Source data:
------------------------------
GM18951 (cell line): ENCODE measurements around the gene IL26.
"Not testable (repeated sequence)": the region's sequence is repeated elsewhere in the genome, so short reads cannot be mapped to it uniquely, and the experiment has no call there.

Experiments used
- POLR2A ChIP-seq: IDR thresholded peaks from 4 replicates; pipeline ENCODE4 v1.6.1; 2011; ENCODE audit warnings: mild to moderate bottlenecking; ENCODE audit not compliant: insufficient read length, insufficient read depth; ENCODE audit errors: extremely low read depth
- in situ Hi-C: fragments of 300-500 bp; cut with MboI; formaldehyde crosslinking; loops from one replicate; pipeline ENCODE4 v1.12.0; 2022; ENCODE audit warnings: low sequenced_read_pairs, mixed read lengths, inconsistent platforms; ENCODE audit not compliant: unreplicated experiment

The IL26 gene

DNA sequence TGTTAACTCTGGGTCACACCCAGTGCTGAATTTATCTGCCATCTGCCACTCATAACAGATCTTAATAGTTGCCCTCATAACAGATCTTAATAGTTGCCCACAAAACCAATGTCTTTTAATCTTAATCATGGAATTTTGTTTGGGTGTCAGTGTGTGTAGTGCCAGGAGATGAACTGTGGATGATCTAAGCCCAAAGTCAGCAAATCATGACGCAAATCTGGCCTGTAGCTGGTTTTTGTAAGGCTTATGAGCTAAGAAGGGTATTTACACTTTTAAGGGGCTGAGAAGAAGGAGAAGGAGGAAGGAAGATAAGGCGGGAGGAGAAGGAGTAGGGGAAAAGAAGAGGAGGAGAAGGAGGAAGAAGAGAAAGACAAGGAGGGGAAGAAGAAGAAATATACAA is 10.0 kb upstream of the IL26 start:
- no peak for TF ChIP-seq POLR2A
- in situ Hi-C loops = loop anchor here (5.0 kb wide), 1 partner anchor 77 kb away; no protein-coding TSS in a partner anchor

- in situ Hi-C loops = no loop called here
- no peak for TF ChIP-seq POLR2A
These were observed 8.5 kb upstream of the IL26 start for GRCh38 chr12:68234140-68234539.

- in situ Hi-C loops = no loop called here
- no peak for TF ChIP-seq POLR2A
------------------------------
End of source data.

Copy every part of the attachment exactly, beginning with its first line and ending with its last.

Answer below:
GM18951 (cell line): ENCODE measurements around the gene IL26.
"Not testable (repeated sequence)": the region's sequence is repeated elsewhere in the genome, so short reads cannot be mapped to it uniquely, and the experiment has no call there.

Experiments used
- POLR2A ChIP-seq: IDR thresholded peaks from 4 replicates; pipeline ENCODE4 v1.6.1; 2011; ENCODE audit warnings: mild to moderate bottlenecking; ENCODE audit not compliant: insufficient read length, insufficient read depth; ENCODE audit errors: extremely low read depth
- in situ Hi-C: fragments of 300-500 bp; cut with MboI; formaldehyde crosslinking; loops from one replicate; pipeline ENCODE4 v1.12.0; 2022; ENCODE audit warnings: low sequenced_read_pairs, mixed read lengths, inconsistent platforms; ENCODE audit not compliant: unreplicated experiment

The IL26 gene

DNA sequence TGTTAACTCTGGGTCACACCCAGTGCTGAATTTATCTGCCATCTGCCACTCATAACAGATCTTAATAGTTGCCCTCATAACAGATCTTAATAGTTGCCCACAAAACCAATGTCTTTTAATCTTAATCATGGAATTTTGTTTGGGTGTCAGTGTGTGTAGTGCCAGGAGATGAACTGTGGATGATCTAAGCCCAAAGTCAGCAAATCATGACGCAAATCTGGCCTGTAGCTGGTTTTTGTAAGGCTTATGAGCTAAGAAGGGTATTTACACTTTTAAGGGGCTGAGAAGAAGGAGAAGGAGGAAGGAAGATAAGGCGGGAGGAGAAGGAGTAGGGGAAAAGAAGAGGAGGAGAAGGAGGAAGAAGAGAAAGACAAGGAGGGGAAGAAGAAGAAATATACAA is 10.0 kb upstream of the IL26 start:
- no peak for TF ChIP-seq POLR2A
- in situ Hi-C loops = loop anchor here (5.0 kb wide), 1 partner anchor 77 kb away; no protein-coding TSS in a partner anchor

- in situ Hi-C loops = no loop called here
- no peak for TF ChIP-seq POLR2A
These were observed 8.5 kb upstream of the IL26 start for GRCh38 chr12:68234140-68234539.

- in situ Hi-C loops = no loop called here
- no peak for TF ChIP-seq POLR2A